Book Reviews: May 2017

I read a considerable number of books each year. I read a variety of genres, sometimes a title captures my attention and may be of interest to you. I’ve previously reviewed several of these titles elsewhere. In the case of The Nature Fix, I spent today (one of the first nice days in the NYC area this spring) working at a table on my deck surrounded by trees and birdsong. I almost feel as I’ve enjoyed a vacation today.

Creating an Online Presence (Careerbuilding for Writers)
by Cat Rambo

Note: This review refers to the 2nd edition, released in 2016.

Cat Rambo is an author I’ve followed for her science fiction and fantasy writing for years. She’s written a no-nonsense guide to both getting started and fine tuning your online presence. There is no fluff. There is no BS. Some of the advice may become dated sooner than others as she talks about specific technologies and software, however overall I think this title will age well.

What is the best part about this book? The notes I scribbled while reading tell it all: backup, backup, backup!!!

Seriously. What I also like, especially in our new reality is that she asks you to stop and think how much time you want to put into your web presence, how separated you want to keep it from you (and your privacy). Additionally, the reminder that while this is an investment of your time into your “brand”, which could improve/influence your sales, don’t get carried away. There’s a fine line between productivity and procrastination. Do not allow this to get into the way of what you really need to do, in her case write, in the case of myself and most of my clients: design/make/craft.

I highly recommend this title for those looking to craft a meaningful online presence without the mess of pointless glitter.

This review first appeared at little acorn creations. I received an eARC of this title from NetGalley in exchange for a review. The FTC wants you to know.

The Nature Fix: Why Nature Makes Us Happier, Healthier, and More Creative
by Florence Williams

When I need to recharge, I head into the woods. For a long time I thought it was because I grew up in the middle of the Pine Barrens, but it turns out this feeling of renewal and reduction of stress is a quantifiable result for many.

Williams carefully takes the reader through the current research as she attempts to answer two questions: why she struggled with stress after moving from Colorado to DC, and why she found relief when she was most within nature. Her direct approach — by traveling to and taking part in many of the research projects — is informative, enjoyable, and helpful. She provides relevant reference notes, I have a much longer reading list now.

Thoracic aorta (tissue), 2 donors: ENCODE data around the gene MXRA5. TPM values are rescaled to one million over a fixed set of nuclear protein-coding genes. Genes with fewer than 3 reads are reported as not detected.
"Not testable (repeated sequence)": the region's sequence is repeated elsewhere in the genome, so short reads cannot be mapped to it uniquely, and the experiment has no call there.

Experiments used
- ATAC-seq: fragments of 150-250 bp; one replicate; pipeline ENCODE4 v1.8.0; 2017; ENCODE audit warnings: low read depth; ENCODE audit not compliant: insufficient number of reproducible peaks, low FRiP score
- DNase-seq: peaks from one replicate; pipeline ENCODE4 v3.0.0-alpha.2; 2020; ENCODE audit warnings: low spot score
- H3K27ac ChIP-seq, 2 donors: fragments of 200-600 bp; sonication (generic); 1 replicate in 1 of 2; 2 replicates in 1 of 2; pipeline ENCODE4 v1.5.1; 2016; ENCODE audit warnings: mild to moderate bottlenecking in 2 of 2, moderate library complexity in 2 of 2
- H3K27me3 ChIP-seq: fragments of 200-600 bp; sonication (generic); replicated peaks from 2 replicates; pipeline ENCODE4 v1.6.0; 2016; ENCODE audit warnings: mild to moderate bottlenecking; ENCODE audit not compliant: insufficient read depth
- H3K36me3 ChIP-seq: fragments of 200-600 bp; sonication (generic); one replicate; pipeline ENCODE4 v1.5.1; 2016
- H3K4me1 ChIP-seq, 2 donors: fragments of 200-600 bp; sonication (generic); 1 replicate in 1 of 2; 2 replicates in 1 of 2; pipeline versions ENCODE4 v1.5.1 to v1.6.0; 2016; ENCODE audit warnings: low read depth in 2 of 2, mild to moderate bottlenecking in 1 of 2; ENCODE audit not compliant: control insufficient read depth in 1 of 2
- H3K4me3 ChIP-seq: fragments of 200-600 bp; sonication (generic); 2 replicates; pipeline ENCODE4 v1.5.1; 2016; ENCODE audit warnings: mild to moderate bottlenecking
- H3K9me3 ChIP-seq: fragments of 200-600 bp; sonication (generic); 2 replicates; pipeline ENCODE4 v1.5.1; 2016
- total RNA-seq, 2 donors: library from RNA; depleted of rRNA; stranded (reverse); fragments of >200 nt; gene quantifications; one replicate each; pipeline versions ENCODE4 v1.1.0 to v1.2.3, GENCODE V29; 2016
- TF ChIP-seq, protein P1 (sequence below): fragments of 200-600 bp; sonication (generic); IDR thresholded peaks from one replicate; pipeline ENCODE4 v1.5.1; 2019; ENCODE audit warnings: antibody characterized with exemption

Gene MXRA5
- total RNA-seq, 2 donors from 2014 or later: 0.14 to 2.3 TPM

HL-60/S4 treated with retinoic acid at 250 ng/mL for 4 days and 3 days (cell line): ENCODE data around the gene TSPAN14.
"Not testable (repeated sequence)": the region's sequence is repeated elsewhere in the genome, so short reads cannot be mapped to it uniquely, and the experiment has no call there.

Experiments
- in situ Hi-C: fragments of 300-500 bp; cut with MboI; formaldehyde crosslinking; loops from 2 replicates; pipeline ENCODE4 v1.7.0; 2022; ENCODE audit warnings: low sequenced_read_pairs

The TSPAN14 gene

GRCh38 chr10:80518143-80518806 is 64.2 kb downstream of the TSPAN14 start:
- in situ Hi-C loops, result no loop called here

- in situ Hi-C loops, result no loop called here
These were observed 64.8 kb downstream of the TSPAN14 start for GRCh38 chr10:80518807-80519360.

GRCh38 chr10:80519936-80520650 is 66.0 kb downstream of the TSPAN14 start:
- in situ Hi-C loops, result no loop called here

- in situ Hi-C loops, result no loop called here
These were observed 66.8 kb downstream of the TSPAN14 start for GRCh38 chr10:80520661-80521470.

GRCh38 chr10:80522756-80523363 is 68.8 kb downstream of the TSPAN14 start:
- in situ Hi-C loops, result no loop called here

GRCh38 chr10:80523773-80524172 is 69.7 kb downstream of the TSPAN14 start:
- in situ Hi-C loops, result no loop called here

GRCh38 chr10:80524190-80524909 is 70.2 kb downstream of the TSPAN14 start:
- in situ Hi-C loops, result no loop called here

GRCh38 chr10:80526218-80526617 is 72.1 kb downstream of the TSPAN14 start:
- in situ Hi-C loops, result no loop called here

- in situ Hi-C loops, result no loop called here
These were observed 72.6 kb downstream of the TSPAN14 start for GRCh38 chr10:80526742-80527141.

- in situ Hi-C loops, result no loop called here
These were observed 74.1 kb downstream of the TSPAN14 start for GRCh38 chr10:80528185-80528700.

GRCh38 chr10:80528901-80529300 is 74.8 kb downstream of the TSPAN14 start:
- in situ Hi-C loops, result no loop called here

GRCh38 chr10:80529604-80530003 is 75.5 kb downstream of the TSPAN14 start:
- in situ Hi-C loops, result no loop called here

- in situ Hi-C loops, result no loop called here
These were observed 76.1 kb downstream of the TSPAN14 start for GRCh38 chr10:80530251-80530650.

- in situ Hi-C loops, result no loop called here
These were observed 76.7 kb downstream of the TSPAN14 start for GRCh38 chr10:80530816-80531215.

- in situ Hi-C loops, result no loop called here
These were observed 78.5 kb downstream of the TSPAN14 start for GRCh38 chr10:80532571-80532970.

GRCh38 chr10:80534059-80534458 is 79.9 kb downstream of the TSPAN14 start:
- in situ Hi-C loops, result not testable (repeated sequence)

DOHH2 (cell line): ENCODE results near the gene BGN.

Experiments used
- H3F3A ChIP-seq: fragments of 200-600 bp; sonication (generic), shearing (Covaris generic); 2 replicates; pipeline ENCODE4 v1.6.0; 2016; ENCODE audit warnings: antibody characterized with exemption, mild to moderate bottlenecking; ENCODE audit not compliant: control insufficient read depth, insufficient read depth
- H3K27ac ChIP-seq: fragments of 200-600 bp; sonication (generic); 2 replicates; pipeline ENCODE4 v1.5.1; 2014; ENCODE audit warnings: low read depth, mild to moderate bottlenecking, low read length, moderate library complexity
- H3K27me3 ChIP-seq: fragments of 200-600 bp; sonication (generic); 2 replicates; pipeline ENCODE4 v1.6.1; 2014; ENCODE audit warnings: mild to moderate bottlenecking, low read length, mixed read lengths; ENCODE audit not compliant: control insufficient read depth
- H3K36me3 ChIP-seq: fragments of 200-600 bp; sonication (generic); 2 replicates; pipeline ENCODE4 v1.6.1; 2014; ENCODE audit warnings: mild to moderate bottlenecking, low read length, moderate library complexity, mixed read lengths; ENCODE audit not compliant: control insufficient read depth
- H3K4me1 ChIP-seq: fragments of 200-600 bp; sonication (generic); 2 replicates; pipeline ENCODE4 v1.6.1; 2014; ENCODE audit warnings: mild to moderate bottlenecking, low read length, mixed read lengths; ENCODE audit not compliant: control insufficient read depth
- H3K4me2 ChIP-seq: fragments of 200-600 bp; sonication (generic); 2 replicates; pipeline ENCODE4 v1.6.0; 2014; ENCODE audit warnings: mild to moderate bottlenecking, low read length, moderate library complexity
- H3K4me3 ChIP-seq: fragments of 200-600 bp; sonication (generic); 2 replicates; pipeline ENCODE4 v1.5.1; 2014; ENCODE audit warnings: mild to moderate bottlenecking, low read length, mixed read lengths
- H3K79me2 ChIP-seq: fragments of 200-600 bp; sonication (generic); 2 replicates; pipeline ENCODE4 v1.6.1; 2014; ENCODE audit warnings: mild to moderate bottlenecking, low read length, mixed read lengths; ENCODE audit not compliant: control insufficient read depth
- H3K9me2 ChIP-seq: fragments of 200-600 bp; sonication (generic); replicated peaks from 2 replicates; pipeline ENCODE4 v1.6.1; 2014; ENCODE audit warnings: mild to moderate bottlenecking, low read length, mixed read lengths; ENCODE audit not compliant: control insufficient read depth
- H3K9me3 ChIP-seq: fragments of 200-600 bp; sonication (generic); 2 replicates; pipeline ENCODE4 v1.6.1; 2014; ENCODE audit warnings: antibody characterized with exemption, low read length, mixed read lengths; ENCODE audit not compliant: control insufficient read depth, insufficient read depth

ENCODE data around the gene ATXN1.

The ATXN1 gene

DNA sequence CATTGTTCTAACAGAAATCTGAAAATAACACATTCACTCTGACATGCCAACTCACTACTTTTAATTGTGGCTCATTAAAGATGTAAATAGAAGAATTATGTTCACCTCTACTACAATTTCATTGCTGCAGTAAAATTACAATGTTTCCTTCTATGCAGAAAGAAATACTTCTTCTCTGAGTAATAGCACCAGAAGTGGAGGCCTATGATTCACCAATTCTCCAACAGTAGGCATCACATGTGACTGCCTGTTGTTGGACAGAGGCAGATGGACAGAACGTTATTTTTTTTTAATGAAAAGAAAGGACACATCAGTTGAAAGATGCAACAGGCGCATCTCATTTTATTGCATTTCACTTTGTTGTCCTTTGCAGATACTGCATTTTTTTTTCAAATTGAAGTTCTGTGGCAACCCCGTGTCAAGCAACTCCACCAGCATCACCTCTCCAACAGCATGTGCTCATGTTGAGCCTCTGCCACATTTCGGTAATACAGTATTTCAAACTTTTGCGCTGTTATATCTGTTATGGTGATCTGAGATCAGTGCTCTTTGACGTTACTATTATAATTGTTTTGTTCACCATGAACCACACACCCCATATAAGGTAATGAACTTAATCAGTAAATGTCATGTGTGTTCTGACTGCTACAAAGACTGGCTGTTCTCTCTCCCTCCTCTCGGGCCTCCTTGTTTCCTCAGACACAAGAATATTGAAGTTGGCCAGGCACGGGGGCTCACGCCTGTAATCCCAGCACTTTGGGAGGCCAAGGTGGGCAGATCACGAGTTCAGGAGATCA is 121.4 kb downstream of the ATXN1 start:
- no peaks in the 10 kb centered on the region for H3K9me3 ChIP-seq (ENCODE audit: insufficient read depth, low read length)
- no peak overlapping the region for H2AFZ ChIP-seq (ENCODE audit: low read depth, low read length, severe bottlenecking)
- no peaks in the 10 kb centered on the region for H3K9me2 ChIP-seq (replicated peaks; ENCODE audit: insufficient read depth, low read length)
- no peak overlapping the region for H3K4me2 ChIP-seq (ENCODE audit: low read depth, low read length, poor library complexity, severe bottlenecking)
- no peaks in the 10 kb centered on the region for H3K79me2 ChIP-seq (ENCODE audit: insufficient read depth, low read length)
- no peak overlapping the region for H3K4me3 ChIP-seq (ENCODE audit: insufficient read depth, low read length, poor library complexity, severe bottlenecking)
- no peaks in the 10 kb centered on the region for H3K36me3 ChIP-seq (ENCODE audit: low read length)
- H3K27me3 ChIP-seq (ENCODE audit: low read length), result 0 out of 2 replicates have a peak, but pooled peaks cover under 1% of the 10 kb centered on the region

I hope that this sort of popular science book on this important topic will reach policy makers and school recess will return, greenways improved, and access to more green (and tree-filled) spaces will result.

This review also appeared at penguingirl.com. I received an eARC of this title from NetGalley in exchange for a review. The FTC wants you to know.

The Social Life of Information: Updated, with a New Preface
by John Seely Brown; Paul Duguid

I first encountered this title in graduate school, my copy of the second edition is full of notes and flags; it is a book I’ve recommended to others over the years. Why? It’s a good introduction (albeit with a scholarly bent) to how we arrived at our current information universe.

Have the authors succeeded in revising this classic to our contemporary context and still providing the value found in the original edition? Yes. I think it will help those who are curious about information and how we got to today. Specifically I think it will help those who want to learn how trust is gained and lost in a variety of context.

I think this is still a useful book to read. There is optimism of the “ability of information and its related technologies to change the social world for the better” but to do so, we need to understand that information and its social connectedness and consequences.

I received an eARC of this title from NetGalley in exchange for a review. The FTC wants you to know.

Wonderland: How Play Made the Modern World
by Steven Johnson

I am an advocate of play and love how I can use what I term the different brain requirements of my two businesses to allow ideas to incubate and resolve with unique solutions for my clients. That is the premise behind Wonderland, play and experimentation lead to social, political, and technological impact, growth, and change. Overall this is an enjoyable read, however I felt the topic based organization often forced the concept and jumping in time made it feel disjointed at times.